Dane County Poor House

Badger Prairie Health Care Center

(Opened 1800 - Demolished 2006)


In 1880 it was decided that these groups should not be housed together and the County Asylum for the Chronic Insane was built separate from the Poor Farm.

Front view of the Dane County Home (also known as the "poor house" or "poor farm") is pictured as it is being torn down. It was built in 1855 and located on county owned land south of Highway 18-151. (click for link)

Dane County Asylum for the Criminally Insane in Verona, WI circa 1895. It’s purpose was to provide longer term care for those discharged from the state hospital system.

The Asylum became part of the county hospital system, which was set up to provide long term care to people who were discharged from the state hospital system. In order to accommodate steadily increasing populations, the county expanded the asylum facility with several additions and renamed it the Dane County Hospital. By 1960, when the east wing was finished, the facility housed 430 residents. The facility was renamed Badger Prairie Healthcare Center in 1985. Today, the facility is licensed for 130 residents. All of the original buildings have been demolished.

Dane County has operated a healthcare facility since the 1850's. When it was first opened, it was called the Dane County Poor Farm and housed people who needed care due to old age, blindness, disease, deformity, loss of limbs and insanity. In 1880 it was decided that these groups should not be housed together and the County Asylum for the Chronic Insane was built separate from the Poor Farm.


Badger Prairie Health Care Center


Dane County Poor House

A Grave Situation

Burial ground for Poor Farm, Asylum getting hemmed in by development

A marble monument funded by private donations and a county matching grant marks the cemetery where about 500 people were buried between 1880 and 1950. Now the land on three sides has been either sold or approved for commercial development.

A marble monument funded by private donations and a county matching grant marks the cemetery where about 500 people were buried between 1880 and 1950. Now the land on three sides has been either sold or approved for commercial development.

About 70 of the grave markers that once lined the cemetery are now in the back yard of a Verona home, where they have been for 50 years or more, after a groundskeeper reportedly took them there and reused them. Each is stamped only with a number, corresponding to a name in a ledger kept by the hospital.

About 70 of the grave markers that once lined the cemetery are now in the back yard of a Verona home, where they have been for 50 years or more, after a groundskeeper reportedly took them there and reused them. Each is stamped only with a number, corresponding to a name in a ledger kept by the hospital.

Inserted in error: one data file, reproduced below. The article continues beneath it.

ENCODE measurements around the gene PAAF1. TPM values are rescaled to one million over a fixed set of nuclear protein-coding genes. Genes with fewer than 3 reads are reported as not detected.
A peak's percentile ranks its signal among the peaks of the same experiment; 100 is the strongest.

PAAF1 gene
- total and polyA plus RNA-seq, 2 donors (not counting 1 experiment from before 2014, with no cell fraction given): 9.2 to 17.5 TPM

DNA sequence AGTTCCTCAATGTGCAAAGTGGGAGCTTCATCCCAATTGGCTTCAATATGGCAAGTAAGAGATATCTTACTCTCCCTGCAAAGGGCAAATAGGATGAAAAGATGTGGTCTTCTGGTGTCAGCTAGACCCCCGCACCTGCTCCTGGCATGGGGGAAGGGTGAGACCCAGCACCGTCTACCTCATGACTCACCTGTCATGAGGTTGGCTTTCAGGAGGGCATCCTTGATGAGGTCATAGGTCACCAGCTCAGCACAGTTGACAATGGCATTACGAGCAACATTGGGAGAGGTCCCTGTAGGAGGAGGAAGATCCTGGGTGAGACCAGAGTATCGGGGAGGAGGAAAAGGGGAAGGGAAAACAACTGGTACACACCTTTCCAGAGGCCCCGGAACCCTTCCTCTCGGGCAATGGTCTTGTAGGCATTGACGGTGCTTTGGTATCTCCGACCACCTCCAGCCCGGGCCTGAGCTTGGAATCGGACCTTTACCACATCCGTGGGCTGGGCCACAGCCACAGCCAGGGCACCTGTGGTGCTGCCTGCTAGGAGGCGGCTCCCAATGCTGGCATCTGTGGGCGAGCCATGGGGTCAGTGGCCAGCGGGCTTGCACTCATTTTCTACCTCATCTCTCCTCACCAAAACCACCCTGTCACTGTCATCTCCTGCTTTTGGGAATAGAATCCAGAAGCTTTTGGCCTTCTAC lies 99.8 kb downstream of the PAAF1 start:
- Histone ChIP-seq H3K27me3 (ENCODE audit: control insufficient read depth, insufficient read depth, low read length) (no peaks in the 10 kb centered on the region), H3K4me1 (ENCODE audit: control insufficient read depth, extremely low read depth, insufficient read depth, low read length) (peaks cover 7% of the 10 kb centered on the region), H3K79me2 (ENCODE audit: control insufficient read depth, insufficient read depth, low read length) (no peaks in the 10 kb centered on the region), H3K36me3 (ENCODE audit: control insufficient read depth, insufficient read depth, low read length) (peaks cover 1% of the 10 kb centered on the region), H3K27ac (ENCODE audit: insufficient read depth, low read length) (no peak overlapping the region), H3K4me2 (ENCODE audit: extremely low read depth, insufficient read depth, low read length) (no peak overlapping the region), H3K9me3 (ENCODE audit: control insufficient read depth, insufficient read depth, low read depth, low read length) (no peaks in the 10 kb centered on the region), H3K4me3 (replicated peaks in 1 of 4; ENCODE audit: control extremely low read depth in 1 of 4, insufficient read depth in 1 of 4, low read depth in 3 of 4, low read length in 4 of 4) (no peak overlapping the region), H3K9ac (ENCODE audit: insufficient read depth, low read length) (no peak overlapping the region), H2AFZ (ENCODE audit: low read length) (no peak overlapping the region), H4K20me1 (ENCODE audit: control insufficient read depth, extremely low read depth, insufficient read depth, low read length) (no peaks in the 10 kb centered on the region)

Melissa Seymour and Jim Ferolie
Verona Press

The stones all look the same, except for numbers denoting each of the roughly 500 souls buried before 1950 at the Dane County Asylum cemetery, along what is now East Verona Avenue.

Only about 70 of the plain white tablets have been accounted for from what are known only as Cemeteries B and C, and they remain, strangely, in the back yard of a home on Whalen Road, where their identity was discovered five years ago. How they got there has been the subject of much speculation, and nobody seems to know what happened to the rest of the gravestones.

All that is clear is that their original purpose was to mark the graves now heralded only by a single eloquent marble monument, dedicated in 1993 to the "mentally impaired and poor who spent their last earthly days here." A group of area residents led the effort to dedicate that monument so the forgotten place would not be disturbed, accidentally or otherwise.

Now that gravesite - which at that time was surrounded by green on three sides, abutting a highway but otherwise far-removed from any threat of disturbance - sits in a prime spot for development. To the west, where an assisted-living facility once stood, a 114,525-square-foot Farm and Fleet store has been built to anchor a 28-acre shopping center, and the six acres to the north and east are being sold to a developer, who expects to put "some form of commercial" development there within the next few years.

By the end of the year, a bicycle path connecting the Badger Prairie County Park to the Military Ridge State Trail will cross East Verona Avenue within a few hundred feet of the land, and it could be difficult for bicyclists and hikers to recognize the slightly inclined, grassy half-acre as a cemetery.

By 2010, even the old West Wing of the hospital, built more than 100 years ago, will be gone, replaced by a modern health care complex and leaving little by which to remember the hundreds of people who lived, worked and died there so many years ago.